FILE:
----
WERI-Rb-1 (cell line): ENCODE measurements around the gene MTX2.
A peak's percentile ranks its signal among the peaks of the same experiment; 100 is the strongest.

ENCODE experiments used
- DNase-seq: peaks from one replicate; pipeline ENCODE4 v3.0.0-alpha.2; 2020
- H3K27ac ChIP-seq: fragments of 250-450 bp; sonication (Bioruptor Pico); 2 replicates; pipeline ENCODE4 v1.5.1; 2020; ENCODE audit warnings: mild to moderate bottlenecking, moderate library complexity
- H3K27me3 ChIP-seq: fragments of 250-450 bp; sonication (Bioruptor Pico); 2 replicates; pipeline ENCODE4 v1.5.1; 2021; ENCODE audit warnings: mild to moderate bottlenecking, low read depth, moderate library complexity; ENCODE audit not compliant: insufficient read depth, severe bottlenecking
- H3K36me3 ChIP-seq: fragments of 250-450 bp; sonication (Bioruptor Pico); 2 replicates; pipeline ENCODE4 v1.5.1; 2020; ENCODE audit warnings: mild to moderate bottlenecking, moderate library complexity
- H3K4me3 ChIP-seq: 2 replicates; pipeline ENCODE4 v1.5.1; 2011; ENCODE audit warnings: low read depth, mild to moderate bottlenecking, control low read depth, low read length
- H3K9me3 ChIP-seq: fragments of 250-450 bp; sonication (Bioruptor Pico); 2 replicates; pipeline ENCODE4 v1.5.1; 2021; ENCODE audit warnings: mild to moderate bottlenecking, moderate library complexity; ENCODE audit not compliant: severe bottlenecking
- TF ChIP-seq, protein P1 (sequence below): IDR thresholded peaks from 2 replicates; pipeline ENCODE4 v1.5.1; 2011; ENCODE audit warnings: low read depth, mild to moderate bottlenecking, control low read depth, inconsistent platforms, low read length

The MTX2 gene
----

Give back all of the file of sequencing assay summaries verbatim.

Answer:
WERI-Rb-1 (cell line): ENCODE measurements around the gene MTX2.
A peak's percentile ranks its signal among the peaks of the same experiment; 100 is the strongest.

ENCODE experiments used
- DNase-seq: peaks from one replicate; pipeline ENCODE4 v3.0.0-alpha.2; 2020
- H3K27ac ChIP-seq: fragments of 250-450 bp; sonication (Bioruptor Pico); 2 replicates; pipeline ENCODE4 v1.5.1; 2020; ENCODE audit warnings: mild to moderate bottlenecking, moderate library complexity
- H3K27me3 ChIP-seq: fragments of 250-450 bp; sonication (Bioruptor Pico); 2 replicates; pipeline ENCODE4 v1.5.1; 2021; ENCODE audit warnings: mild to moderate bottlenecking, low read depth, moderate library complexity; ENCODE audit not compliant: insufficient read depth, severe bottlenecking
- H3K36me3 ChIP-seq: fragments of 250-450 bp; sonication (Bioruptor Pico); 2 replicates; pipeline ENCODE4 v1.5.1; 2020; ENCODE audit warnings: mild to moderate bottlenecking, moderate library complexity
- H3K4me3 ChIP-seq: 2 replicates; pipeline ENCODE4 v1.5.1; 2011; ENCODE audit warnings: low read depth, mild to moderate bottlenecking, control low read depth, low read length
- H3K9me3 ChIP-seq: fragments of 250-450 bp; sonication (Bioruptor Pico); 2 replicates; pipeline ENCODE4 v1.5.1; 2021; ENCODE audit warnings: mild to moderate bottlenecking, moderate library complexity; ENCODE audit not compliant: severe bottlenecking
- TF ChIP-seq, protein P1 (sequence below): IDR thresholded peaks from 2 replicates; pipeline ENCODE4 v1.5.1; 2011; ENCODE audit warnings: low read depth, mild to moderate bottlenecking, control low read depth, inconsistent platforms, low read length

The MTX2 gene